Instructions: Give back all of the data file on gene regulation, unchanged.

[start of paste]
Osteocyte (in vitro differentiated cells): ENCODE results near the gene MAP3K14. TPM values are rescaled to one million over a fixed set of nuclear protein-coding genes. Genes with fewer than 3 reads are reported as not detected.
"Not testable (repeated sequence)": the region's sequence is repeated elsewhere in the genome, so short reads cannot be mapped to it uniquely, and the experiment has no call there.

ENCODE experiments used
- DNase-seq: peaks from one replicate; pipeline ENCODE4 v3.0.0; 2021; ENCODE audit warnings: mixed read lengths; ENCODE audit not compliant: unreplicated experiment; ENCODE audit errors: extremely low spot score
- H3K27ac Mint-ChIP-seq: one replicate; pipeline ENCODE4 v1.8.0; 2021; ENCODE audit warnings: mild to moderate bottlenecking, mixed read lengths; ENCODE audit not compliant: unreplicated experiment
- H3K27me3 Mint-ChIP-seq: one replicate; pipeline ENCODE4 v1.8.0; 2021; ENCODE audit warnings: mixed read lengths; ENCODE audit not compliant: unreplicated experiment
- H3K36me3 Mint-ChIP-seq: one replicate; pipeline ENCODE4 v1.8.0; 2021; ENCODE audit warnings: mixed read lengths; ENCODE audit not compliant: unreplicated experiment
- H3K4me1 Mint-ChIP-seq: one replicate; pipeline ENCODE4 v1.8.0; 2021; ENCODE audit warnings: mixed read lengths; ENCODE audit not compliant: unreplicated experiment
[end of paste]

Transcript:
Osteocyte (in vitro differentiated cells): ENCODE results near the gene MAP3K14. TPM values are rescaled to one million over a fixed set of nuclear protein-coding genes. Genes with fewer than 3 reads are reported as not detected.
"Not testable (repeated sequence)": the region's sequence is repeated elsewhere in the genome, so short reads cannot be mapped to it uniquely, and the experiment has no call there.

ENCODE experiments used
- DNase-seq: peaks from one replicate; pipeline ENCODE4 v3.0.0; 2021; ENCODE audit warnings: mixed read lengths; ENCODE audit not compliant: unreplicated experiment; ENCODE audit errors: extremely low spot score
- H3K27ac Mint-ChIP-seq: one replicate; pipeline ENCODE4 v1.8.0; 2021; ENCODE audit warnings: mild to moderate bottlenecking, mixed read lengths; ENCODE audit not compliant: unreplicated experiment
- H3K27me3 Mint-ChIP-seq: one replicate; pipeline ENCODE4 v1.8.0; 2021; ENCODE audit warnings: mixed read lengths; ENCODE audit not compliant: unreplicated experiment
- H3K36me3 Mint-ChIP-seq: one replicate; pipeline ENCODE4 v1.8.0; 2021; ENCODE audit warnings: mixed read lengths; ENCODE audit not compliant: unreplicated experiment
- H3K4me1 Mint-ChIP-seq: one replicate; pipeline ENCODE4 v1.8.0; 2021; ENCODE audit warnings: mixed read lengths; ENCODE audit not compliant: unreplicated experiment